State Leaders Can Promote Student Success by Prioritizing Physical Education
Alexandria, VA – Recent studies from The Centers for Disease Control and Prevention (CDC) suggest that the widespread school closures during the pandemic affected more than just students’ academic and social-emotional well-being: America’s children are less physically active, and childhood obesity is rising at a staggering rate. A new NASBE analysis details how state boards of education can support equitable access to physical activity and quality physical education through policymaking, convening, and community partnerships.
“Schools are in a unique position to support students’ health and emotional well-being,” write the report’s authors. “Providing multiple opportunities for all students to participate in physical activities that are age and ability appropriate and enjoyable is key.”
The CDC recommends that children and adolescents engage in 60 minutes or more of moderate to vigorous activity daily, and state leaders can support the quality of physical education (PE) through learning standards, educator preparedness, and adaptive PE for students with disabilities. Adopting a Comprehensive School Physical Activity Program can also help promote increased physical activity for students.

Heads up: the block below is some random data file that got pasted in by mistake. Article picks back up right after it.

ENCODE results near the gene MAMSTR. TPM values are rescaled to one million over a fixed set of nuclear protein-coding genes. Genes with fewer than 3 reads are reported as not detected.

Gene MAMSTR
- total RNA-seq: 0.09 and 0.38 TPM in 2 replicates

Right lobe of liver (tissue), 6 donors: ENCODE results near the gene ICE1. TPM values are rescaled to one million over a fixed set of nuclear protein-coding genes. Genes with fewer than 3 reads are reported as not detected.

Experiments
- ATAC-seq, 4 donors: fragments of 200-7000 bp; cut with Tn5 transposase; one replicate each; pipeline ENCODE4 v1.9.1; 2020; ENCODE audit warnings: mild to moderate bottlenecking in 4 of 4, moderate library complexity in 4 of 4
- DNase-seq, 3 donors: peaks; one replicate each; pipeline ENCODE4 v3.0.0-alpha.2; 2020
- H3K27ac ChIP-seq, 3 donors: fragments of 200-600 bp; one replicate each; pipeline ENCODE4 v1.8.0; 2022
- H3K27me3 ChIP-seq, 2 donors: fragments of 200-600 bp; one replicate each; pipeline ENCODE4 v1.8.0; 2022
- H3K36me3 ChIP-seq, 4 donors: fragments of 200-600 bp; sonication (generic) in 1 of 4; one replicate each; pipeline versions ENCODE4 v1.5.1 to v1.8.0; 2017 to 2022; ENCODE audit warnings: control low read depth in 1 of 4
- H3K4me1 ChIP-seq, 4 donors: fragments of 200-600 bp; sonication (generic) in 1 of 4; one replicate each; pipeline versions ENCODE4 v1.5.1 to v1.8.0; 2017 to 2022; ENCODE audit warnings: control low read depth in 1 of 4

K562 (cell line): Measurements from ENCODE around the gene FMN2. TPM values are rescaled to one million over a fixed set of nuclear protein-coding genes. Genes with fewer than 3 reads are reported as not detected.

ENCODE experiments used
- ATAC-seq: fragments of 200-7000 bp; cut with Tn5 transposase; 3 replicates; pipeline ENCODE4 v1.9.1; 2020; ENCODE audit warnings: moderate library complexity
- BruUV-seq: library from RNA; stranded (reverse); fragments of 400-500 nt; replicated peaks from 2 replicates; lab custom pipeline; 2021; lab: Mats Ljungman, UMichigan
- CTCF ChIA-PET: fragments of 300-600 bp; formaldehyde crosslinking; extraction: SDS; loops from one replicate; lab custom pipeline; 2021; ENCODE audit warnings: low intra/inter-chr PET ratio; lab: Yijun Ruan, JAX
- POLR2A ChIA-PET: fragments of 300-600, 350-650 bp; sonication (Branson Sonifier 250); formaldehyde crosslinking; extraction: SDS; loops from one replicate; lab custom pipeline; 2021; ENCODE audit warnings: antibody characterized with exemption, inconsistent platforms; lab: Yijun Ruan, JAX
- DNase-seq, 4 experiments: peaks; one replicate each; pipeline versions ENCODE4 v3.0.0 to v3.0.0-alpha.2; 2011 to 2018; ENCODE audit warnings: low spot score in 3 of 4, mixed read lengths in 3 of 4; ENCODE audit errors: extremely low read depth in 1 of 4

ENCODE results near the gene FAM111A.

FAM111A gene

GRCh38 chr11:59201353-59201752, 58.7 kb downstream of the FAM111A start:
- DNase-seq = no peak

According to NASBE’s State Policy Database on School Health, only nine states require daily recess for students of all ages or in certain grades. Overlooked opportunities such as ensuring students have safe routes for walking, biking, or rolling to and from school and setting up shared-use agreements to allow after-hours access to school gymnasiums, fields, and playgrounds can help boost students’ activity levels. States like Arkansas, Michigan, and Virginia have leveraged community partnerships to ensure such opportunities are available.
The pandemic presents an opportunity for state leaders to reignite and support efforts to improve student physical activity in education. “By creating an inclusive culture for PE and physical activity, state boards can help ensure that every student learns to lead a healthy, active life,” write the authors.
Read and share Reengaging Students through Physical Activity.
The findings and conclusions in this report are those of the authors and do not necessarily represent the official position of the CDC.
NASBE serves as the only membership organization for state boards of education. A nonpartisan, nonprofit organization, NASBE elevates state board members’ voices in national and state policymaking, facilitates the exchange of informed ideas, and supports members in advancing equity and excellence in public education for students of all races, genders, and circumstances. Learn more at www.nasbe.org.